The problem with privacy

Ryerson has guidelines for how they keep your personal information safe and out of reach, but proper precautions are not always taken. News Editor Carolyn Turgeon looks at how safe your information really is

Every student has one; a nine-digit identifier assigned at random the moment they apply for post-secondary education.

It’s your username to sign into Blackboard, the string of numbers on your OneCard and a sequence you’ll probably write out a thousand times before you graduate.

The frightening part is that the number, and the information it links to, could potentially be used to rob you of your money and identity.

The Canadian Anti-Fraud Centre (CAFC) website reported nearly 8,000 identity theft complaints by the general public in 2006, with the estimated monetary loss being at $16,283,000.

Although there are no statistics focusing on student identity theft, there are plenty of initiatives out there warning young people to protect themselves from fraud.

The CAFC is one of them, providing different ways to notice and prevent identity theft.

“Keep items with personal information in a safe place,” lists one of the points on the website. “An identity thief will pick through your garbage or recycling bins.”

It continues to say you should rip or shred any forms, statements, offers and applications before throwing them out, in case they contain personal information that can identify you in any way.

Your student number would count as one of those pieces of personal information. Given the right access, it can be used to find all of the information the university holds on you: personal, financial and academic. Gaining that access is made easier still when your number is accompanied by further information such as your name, address, phone number and other information most students wouldn’t want just anyone seeing.

But even alone, anyone who has seen your student number could pick up a Short-Term Withdrawal Form and hand it into admissions in your name. With only your name and student number, some jerk has just dropped you out of school for a semester, and now you have to scramble to fix it.

Ryerson policy asks anyone handling your information to dispose of it securely. In fact, it says so right on a document the Eyeopener obtained that contained a student’s name, their student number, program, course information, instructor’s name and signature, student signature of consent for nomination, their mailing address, and the date.

The document was a Faculty of Arts’ nomination form for essay prizes in Liberal Studies Courses signed by history professor Arne Kislenko. Printed on the bottom was a reminder from Ryerson’s Information Protection and Access Policy [IPAP] for Restricted Information to handle it with care. IPAP requires documents that include personal information, such as a student number, to be “used, stored, and destroyed securely.” Typically that means shredding, not tossing it in the recycling bin as Kislenko may have done.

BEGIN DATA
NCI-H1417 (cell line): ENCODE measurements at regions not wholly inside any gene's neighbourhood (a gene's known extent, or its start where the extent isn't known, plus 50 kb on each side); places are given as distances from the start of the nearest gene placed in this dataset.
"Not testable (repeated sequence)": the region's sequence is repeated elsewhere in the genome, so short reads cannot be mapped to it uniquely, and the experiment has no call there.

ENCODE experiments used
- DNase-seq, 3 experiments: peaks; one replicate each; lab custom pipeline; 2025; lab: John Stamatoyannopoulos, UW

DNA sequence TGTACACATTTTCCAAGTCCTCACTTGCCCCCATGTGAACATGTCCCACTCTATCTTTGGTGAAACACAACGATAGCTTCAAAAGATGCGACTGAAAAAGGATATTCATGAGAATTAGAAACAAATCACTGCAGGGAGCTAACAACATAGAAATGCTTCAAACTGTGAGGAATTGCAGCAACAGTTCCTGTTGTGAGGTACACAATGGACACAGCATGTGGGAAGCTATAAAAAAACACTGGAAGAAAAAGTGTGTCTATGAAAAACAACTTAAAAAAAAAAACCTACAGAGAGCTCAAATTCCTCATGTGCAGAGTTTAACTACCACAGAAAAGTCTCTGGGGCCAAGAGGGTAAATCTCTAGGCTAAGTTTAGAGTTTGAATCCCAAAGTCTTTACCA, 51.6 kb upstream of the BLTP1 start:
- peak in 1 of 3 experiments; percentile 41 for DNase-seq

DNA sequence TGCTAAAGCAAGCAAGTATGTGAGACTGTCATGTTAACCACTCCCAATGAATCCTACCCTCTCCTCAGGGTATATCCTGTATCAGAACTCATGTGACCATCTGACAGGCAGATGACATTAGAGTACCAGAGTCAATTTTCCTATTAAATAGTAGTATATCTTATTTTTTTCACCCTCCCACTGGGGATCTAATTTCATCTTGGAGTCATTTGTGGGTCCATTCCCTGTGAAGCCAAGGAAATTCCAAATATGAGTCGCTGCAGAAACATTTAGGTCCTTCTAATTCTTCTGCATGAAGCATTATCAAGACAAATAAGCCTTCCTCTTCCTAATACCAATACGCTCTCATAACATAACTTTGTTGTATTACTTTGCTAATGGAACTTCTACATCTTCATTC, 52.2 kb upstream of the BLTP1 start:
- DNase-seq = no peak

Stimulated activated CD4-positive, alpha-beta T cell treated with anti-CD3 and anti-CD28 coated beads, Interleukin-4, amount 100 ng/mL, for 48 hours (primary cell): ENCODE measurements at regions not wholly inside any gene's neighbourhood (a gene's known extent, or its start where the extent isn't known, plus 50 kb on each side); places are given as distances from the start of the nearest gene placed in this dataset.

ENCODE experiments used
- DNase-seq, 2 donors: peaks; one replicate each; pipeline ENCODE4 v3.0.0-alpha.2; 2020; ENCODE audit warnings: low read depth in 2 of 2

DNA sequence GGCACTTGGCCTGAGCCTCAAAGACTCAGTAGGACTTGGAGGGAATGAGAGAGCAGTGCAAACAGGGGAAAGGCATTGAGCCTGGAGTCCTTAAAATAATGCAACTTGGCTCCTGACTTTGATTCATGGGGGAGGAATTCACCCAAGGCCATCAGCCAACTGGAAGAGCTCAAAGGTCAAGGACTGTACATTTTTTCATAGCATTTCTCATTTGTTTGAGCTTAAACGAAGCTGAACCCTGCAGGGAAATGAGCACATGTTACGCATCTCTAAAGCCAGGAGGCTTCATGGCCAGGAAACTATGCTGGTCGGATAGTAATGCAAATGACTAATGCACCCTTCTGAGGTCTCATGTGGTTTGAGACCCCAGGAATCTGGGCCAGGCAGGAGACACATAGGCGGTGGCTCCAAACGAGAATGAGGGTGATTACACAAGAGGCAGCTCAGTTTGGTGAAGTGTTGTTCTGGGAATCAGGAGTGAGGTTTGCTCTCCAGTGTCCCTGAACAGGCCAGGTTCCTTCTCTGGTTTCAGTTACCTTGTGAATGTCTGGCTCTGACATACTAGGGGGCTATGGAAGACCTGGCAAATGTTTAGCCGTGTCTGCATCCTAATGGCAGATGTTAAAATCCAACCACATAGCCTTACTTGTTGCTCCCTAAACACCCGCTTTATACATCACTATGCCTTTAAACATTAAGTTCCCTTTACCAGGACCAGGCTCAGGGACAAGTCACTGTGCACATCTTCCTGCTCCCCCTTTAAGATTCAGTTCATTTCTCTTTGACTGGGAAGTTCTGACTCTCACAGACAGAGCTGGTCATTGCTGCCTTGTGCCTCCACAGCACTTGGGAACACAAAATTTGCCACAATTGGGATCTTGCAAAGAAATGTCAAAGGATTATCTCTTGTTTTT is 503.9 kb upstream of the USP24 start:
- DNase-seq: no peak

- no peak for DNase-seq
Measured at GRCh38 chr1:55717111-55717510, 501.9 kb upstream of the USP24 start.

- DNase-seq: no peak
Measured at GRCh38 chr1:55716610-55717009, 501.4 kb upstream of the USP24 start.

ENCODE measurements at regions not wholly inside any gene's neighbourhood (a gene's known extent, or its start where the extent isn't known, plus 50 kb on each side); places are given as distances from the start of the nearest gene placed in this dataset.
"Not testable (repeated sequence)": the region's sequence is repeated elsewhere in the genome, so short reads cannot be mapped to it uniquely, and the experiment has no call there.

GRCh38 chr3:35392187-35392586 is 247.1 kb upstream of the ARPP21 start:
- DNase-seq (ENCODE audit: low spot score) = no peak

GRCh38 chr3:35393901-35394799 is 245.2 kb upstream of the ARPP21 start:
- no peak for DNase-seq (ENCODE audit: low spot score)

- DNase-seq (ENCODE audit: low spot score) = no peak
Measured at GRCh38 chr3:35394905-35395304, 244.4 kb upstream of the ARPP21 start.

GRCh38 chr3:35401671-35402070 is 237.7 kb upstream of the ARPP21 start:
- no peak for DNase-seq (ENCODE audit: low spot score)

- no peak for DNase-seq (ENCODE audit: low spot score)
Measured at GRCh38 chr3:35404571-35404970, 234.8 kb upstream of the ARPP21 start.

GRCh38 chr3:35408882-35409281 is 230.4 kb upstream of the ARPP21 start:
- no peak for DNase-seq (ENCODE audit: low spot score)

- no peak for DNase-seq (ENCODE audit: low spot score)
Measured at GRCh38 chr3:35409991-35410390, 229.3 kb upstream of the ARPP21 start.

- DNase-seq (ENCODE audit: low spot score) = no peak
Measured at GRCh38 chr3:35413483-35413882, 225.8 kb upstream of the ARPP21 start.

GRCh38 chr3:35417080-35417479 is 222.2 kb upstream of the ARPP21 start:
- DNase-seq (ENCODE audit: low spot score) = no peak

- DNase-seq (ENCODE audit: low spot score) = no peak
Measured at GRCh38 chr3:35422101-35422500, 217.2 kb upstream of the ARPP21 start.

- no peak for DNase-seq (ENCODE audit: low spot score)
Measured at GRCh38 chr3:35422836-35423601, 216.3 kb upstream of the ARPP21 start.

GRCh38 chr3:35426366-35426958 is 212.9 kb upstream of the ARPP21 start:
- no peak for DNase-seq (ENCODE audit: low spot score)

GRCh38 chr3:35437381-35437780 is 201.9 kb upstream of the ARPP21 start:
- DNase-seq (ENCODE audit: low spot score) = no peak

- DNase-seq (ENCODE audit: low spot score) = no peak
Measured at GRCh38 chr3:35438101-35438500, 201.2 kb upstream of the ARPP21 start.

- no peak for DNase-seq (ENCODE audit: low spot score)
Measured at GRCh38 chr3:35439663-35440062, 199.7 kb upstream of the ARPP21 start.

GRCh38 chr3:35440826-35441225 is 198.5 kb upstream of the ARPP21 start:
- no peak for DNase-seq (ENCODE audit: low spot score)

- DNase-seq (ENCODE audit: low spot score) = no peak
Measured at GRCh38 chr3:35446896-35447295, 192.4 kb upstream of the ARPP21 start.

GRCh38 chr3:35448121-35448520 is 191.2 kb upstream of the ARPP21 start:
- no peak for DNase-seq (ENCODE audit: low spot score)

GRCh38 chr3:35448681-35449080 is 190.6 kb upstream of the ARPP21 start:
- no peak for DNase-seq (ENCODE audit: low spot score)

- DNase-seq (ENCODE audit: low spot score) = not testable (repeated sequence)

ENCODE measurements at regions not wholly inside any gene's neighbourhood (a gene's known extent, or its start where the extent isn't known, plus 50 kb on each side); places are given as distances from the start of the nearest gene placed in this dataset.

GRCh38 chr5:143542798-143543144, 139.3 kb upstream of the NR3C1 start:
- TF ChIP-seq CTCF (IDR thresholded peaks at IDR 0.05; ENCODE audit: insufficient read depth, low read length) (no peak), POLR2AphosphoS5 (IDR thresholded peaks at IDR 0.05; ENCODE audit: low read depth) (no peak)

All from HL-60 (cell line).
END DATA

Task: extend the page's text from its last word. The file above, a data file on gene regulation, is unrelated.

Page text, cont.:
Kislenko, a former intelligence officer, said he wouldn’t normally make a mistake, even a minor one like this.

“I shred everything,” he said. “I used to work in the business of keeping secrets secret, it is fairly standard operating procedure.”

He admitted that he wouldn’t remember off the top of his head what happened with the forms and why they wouldn’t have been shredded, but that he had no intention to reveal any student information.

Normally, documents put out for shredding are kept in secured, locked bins and then put through to the master shredder.

“If it was me, then it’s my bad,” he said. “That’s fairly minor, to be honest.” He pointed out how easy it is to access someone’s student number, by looking at their test paper or peeking over their shoulder at a form. “I probably wouldn’t have shredded it though, as it’s pretty innocuous [information],” said Kislenko. “I think everything has to be viewed within reason.“ He said there’s only so much you can do in terms of security. “It really depends,” he said, referencing the university’s general policies on information, but not referencing any protocol for information viewed as low risk as a student number.

David Goodis, director of legal services at the Commissioner’s office, said he wouldn’t refer to a student number as low risk.

“A student number, though it might on its face appear innocuous, is something we consider particularly sensitive,” said Goodis.

It can be linked to the name, address, phone number, test scores and other quite sensitive personal information if given the correct access. Ryerson, like other universities, has been covered by the Freedom of Information and Protection of Privacy Act (FIPPA) since 2006.

“If a student number was carelessly disposed of, that would be a breach of the act,” said Goodis. “The more information that’s revealed, the more seriously it can be considered.”

FIPPA is merely administrative law, not criminal, so any investigations would be internal. In a case such as this, the Commissioner’s office would investigate to see if the act has been breached and make recommendations of what to do in the future.